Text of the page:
For interactive use it is easy to enter the user PIN when required. However, what is the best practice to „cache“ a PIN in your application?
Ideally I would enter once the PIN during startup of the application and it is then protected by the kernel keyring instead of having an environment variable.
How is this usually done? Or does it get entered remotely from a script running on another server?
That depends on your security requirements and ranges from hard-coded PIN to n-of-m Public Key Authentication .
Usually you authenticate towards the HSM and the authentication state is maintained until you logout, reset or remove the device. Obviously that leaves the opportunity to hijack the open connection and ride on the already authenticated communication channel. That is usually mitigated by opening a secure messaging channel with the HSM before (or after) you perform user authentication. That secure messaging channel is then bound to the authentication state, so that an adversary can not intercept the authenticated session.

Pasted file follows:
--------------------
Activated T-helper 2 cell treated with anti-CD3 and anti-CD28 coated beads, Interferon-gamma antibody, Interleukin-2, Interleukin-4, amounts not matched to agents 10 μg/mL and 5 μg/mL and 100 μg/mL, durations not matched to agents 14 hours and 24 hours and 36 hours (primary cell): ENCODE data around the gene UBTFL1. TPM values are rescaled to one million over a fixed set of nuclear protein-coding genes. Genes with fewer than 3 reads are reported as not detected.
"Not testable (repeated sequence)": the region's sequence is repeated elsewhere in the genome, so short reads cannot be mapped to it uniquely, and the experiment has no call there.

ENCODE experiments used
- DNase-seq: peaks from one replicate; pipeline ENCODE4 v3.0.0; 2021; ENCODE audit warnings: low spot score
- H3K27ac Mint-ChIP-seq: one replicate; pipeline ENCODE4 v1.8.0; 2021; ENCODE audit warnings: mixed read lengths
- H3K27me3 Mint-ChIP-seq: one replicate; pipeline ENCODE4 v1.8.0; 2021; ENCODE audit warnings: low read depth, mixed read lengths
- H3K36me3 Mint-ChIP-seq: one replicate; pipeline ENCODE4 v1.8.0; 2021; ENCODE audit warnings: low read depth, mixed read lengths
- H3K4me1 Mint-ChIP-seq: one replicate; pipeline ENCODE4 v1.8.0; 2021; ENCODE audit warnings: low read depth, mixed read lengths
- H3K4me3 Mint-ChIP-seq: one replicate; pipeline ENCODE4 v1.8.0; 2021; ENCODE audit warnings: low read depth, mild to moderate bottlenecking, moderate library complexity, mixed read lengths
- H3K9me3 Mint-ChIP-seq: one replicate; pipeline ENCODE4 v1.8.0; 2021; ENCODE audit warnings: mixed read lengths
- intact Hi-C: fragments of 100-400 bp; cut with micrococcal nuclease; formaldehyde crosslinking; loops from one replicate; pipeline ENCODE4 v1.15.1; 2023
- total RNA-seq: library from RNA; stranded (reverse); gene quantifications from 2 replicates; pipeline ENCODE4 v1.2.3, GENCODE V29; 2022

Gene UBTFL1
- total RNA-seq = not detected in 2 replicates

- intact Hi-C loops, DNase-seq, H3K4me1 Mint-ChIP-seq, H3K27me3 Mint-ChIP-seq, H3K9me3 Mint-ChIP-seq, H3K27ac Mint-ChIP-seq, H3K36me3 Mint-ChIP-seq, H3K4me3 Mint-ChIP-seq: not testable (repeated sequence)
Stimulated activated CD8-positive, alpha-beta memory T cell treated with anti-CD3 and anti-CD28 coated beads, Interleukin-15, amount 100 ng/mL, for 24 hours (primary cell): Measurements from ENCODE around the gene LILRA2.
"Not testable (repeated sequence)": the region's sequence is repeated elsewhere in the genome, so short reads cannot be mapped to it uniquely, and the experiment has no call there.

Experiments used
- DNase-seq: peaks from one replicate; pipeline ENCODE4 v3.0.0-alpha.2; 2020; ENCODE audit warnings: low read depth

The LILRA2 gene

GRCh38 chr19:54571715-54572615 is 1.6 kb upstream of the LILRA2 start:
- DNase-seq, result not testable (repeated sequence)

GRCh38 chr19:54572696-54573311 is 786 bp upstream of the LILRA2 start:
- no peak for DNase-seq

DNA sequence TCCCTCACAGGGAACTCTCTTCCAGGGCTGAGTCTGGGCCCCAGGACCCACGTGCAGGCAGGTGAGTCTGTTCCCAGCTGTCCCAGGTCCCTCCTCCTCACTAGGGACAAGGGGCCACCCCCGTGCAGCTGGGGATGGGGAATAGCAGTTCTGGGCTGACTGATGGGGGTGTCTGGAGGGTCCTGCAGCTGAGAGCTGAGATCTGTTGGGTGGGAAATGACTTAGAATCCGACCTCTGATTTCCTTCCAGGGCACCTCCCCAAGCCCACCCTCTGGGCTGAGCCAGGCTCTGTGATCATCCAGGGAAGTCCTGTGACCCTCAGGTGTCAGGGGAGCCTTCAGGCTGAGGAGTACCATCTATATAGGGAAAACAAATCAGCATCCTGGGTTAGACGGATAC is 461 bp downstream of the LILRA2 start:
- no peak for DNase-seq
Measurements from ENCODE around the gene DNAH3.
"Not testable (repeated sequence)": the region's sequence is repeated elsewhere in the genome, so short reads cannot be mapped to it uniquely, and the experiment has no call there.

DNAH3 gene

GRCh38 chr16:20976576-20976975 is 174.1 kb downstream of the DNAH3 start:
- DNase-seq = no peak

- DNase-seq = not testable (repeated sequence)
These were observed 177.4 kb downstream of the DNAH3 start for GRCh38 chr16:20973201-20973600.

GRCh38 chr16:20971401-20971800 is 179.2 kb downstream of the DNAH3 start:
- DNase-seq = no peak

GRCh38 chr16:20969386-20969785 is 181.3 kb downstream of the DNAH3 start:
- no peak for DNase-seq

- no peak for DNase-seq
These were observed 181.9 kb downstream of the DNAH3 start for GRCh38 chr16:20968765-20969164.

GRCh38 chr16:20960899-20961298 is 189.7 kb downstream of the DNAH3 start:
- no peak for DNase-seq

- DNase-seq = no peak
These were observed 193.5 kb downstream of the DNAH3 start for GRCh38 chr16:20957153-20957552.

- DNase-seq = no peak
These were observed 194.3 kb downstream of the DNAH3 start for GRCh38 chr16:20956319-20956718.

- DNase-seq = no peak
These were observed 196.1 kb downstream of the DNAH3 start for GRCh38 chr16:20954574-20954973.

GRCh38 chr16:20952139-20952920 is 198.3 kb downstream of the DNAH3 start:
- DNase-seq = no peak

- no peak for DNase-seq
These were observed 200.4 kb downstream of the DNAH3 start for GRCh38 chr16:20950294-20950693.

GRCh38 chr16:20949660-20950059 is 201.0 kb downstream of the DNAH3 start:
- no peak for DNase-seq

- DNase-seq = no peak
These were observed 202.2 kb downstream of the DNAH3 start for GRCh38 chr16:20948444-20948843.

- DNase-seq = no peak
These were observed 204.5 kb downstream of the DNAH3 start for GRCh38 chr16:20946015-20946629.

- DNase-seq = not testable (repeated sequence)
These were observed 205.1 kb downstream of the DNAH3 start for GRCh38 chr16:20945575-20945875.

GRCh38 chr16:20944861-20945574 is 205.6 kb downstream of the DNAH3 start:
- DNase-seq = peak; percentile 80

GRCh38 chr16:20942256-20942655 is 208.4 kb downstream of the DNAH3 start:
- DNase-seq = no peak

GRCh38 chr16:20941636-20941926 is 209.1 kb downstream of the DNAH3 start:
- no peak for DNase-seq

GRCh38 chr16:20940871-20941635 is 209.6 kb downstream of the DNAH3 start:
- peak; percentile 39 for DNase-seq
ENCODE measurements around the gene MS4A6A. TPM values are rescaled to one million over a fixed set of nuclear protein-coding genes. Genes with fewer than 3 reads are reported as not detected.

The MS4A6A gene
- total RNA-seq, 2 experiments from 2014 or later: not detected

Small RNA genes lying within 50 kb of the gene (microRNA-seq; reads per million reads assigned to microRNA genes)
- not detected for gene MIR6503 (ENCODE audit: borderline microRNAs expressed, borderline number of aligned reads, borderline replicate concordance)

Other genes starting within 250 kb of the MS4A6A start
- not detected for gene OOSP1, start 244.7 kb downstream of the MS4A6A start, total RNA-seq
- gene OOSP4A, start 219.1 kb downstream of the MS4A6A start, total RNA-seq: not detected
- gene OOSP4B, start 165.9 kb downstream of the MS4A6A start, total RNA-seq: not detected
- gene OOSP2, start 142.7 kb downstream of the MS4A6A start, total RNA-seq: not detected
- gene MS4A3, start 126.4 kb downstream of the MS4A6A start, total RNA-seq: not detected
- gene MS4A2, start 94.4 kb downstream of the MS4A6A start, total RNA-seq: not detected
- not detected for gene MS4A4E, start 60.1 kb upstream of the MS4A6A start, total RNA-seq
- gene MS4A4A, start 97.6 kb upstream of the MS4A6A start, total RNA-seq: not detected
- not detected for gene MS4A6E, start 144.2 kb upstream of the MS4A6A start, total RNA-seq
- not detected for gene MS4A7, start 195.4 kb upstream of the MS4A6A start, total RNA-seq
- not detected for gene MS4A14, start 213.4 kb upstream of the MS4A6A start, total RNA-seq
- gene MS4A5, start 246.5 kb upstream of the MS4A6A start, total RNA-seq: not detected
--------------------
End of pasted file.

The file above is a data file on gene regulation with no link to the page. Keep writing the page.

An application that is using this approach does not need to cache the PIN, as re-authentication happens with each command send to the HSM. You only need to re-enter the PIN if the session terminates for whatever reason. Secure messaging keys are held in memory, so they should disappear when the application terminates.
Secure messaging is supported in the Java middleware (OCF, JCE-Provider) or the PKI-as-a-Service system.
Instead of using a PIN you can also use Public Key Authentication, which is a challenge-response protocol that uses an ECDSA key on a HSM to authenticate towards the other HSM. That can be combined with an n-of-m threshold scheme, so that multiple key custodians need to authenticate before the target HSM is logged-in.